Trusting the cameras light meter to produce a correct exposure is often folly. And that's as true today for those setting their camera to RAW or JPEG as it was in the days of film. It's not until we accept this fact and understand when and how to override the camera's built in light meter that we are in control of exposure. High contrast introduces other concerns, which is where HDR comes in. But, other than that rather bold statement, this is a complicated topic best left for another day.

Whether your cameras produces the 3 separate exposures (-2, MAR and +2) in the order described or, for example, as a MAR, -2 and +2 sequence is dependent upon the order in which you program the camera to record each exposure. Of more importance is the amount of exposures and the difference in brightness between each one. If you're very keen on HDR make sure you have a camera that provides you with a lot of control over the process. 

What's critical in HDR photography is to ensure that it is only the Shutter Speed that changes from one exposure to the next. (This is yet another good reason to avoid your camera's Shutter Priority mode). Changing the aperture will often result in different levels of Depth of Field (DOF) in each image. And that would be problematic when trying to assemble the composite image.

Likewise, having your camera set to Auto ISO might cause the camera, under low light conditions, to increase the ISO for your plus (MAR +) exposure. That might result in a variation in noise from image to image which might, conceivably, cause problems when producing the composite HDR image.

My recommendation would be to turn the Auto ISO function in your camera off. If you feel the need to change the ISO for one or more of the images in the sequence, so as to minimize the chance of movement during the longer MAR + exposure, it might be better to re-set the Auto ISO just for that particular scene. But this suggestion is opinion based and your choice to follow or not.

Likewise its important to set your camera/lens to Manual focus to avoid it refocusing from frame to frame. The last thing you want is an out of register composite image. 

On the Desktop

Once you have your images imported into Lightroom you select the sequence in question and open them into a HDR software package. The two most popular are Nik Software's (purchased by Google in September 2012) HDR Pro 2 and Photomatix Pro. The nature of these programs is not only to produce a composite image with reduced levels of contrast that are Tone Mapped to better fit the constraints of the resulting file compared to that of the original scene, but also to apply one of a range of looks or treatments to the final image. While you have considerable control over just how processed (relatively realistic, artistic, or down right freaky) that image becomes it is likely going to be considerably different in appearance to any of the original camera-generated files.

As mentioned earlier a very successful Tone Mapped composite image can now be achieved via the Lightroom 4.1 or higher to Photoshop CS6/CC return pathway. Simply select the files in Lightroom, bring them into Photoshop to produce the Tone Mapped composite image prior to saving them back into Lightroom (as a single composite Tiff) for further processing as required.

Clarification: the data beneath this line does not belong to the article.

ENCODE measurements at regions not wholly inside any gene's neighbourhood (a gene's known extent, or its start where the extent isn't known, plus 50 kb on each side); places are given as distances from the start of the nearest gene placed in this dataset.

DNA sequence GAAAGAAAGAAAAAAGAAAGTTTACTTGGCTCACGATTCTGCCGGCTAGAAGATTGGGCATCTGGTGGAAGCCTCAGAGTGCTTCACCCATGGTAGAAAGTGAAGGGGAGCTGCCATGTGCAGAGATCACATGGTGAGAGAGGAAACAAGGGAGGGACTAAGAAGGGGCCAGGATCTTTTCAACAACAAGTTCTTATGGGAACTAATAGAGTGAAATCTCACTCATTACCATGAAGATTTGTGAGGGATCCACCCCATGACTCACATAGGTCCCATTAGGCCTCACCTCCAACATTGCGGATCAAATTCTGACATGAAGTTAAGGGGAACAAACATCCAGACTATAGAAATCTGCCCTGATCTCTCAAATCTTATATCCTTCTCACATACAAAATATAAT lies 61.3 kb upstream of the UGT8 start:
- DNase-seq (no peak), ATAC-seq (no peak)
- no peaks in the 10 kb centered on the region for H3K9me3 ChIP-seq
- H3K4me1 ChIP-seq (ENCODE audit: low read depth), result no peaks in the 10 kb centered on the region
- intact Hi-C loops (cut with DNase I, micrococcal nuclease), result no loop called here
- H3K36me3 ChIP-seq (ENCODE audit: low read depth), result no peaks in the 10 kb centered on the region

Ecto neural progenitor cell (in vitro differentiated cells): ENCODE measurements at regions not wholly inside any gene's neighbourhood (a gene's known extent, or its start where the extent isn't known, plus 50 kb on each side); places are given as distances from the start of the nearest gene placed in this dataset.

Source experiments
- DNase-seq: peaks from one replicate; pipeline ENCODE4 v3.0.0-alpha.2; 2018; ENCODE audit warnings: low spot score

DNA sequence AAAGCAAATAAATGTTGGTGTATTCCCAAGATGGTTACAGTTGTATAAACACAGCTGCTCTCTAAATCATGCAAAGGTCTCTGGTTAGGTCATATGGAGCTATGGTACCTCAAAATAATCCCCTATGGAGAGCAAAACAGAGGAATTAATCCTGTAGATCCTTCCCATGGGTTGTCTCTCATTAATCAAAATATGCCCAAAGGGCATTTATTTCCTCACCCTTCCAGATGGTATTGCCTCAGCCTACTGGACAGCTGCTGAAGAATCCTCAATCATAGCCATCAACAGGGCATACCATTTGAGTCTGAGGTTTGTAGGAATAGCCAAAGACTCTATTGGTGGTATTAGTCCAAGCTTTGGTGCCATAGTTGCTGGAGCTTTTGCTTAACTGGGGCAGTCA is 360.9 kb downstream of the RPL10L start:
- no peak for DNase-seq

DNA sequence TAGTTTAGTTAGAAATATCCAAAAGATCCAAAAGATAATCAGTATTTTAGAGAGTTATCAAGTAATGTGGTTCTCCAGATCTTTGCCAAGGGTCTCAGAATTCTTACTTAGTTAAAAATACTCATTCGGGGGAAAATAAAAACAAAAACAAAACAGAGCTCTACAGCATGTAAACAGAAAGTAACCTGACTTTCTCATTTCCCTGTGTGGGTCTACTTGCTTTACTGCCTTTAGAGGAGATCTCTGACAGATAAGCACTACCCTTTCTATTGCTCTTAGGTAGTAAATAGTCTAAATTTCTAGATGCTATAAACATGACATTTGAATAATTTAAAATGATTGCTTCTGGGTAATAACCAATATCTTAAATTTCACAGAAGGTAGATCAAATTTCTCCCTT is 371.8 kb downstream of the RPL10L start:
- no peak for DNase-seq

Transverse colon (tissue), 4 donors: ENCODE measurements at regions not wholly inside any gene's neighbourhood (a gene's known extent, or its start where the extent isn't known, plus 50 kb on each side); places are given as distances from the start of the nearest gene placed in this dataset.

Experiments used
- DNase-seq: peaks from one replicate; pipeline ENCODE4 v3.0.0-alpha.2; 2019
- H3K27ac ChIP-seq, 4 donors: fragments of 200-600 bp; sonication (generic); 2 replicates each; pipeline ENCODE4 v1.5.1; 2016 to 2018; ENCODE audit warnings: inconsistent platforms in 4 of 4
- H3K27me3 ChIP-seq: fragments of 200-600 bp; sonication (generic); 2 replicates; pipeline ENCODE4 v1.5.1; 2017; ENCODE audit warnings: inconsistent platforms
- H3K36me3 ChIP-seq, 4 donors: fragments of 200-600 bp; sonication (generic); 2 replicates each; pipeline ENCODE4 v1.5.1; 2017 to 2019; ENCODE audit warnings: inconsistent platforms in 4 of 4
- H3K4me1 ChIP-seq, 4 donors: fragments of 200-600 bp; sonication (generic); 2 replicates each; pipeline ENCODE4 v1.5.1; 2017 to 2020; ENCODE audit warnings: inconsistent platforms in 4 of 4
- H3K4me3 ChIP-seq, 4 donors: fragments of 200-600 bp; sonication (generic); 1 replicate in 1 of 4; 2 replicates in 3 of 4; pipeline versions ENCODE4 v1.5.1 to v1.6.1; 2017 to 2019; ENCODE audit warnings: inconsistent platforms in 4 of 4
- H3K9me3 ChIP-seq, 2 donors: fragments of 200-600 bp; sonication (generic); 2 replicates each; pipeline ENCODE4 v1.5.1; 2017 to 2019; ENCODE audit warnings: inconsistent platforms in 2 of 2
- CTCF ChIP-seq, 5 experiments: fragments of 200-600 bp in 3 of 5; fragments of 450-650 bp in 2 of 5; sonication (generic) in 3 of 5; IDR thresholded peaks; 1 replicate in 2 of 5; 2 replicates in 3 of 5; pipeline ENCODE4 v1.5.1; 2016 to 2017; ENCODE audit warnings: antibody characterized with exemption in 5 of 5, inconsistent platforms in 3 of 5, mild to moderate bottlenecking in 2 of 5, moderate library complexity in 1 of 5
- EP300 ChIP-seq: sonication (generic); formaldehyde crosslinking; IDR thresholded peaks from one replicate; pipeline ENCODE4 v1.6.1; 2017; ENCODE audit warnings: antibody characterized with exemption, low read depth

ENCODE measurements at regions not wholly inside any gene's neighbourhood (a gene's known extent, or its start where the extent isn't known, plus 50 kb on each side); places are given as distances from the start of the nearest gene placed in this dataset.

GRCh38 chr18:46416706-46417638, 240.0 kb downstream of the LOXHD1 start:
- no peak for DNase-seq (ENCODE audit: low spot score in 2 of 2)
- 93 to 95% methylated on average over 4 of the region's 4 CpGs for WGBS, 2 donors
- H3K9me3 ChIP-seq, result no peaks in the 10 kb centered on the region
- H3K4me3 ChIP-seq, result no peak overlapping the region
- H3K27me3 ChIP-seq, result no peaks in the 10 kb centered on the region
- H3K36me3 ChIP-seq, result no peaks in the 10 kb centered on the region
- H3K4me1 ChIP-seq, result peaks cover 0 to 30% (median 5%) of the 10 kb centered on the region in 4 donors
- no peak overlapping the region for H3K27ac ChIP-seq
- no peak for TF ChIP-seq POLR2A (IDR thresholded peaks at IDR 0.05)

Conclusion

Back in the day we'd deal with high contrast situations in a range of ways including the following:

  • Wait for the weather to change or come back at a different time of day and/or different time of year
  • Composition (excluding very bright and/or very dark areas from the frame)
  • Placing a diffuser between the light and the subject to both soften and reduce the brightness of the light on the subject and, as a consequence, reduce the intensity and hard-edged appearance of the shadows
  • The use of a reflector or flash to fill or reduce the difference between a dark foreground and a much brighter background
  • Deliberately over exposing the film, to lighten shadows, and then under developing to reduce the brightness of the highlights
  • Any number of dodging, burning and print processing procedures to reduce contrast and direct attention to important focal points within the frame. 

These days it's possible to deal with the devil that is high contrast in camera, through some of the methods described above and/or through the use of the amazing Nikon D800/D800e or, more recently, the Sony a7R II camera; by employing Lightroom, either on its own or in conjunction with Photoshop; and/or with a dedicated HDR software application. The choice is yours and the options available to you are incredible. There's even an iPhone app that creates a pretty reasonable HDR result. Strewth!

So, there you have it. Where we are now and what's likely to be available to us in the future. These are some of the reasons why this really is the Golden Age of Photography. So, why fight it? Get up, get out and get to it. Photography is life, both as we experience and remember it.

Glenn Guy, Travel Photography Guru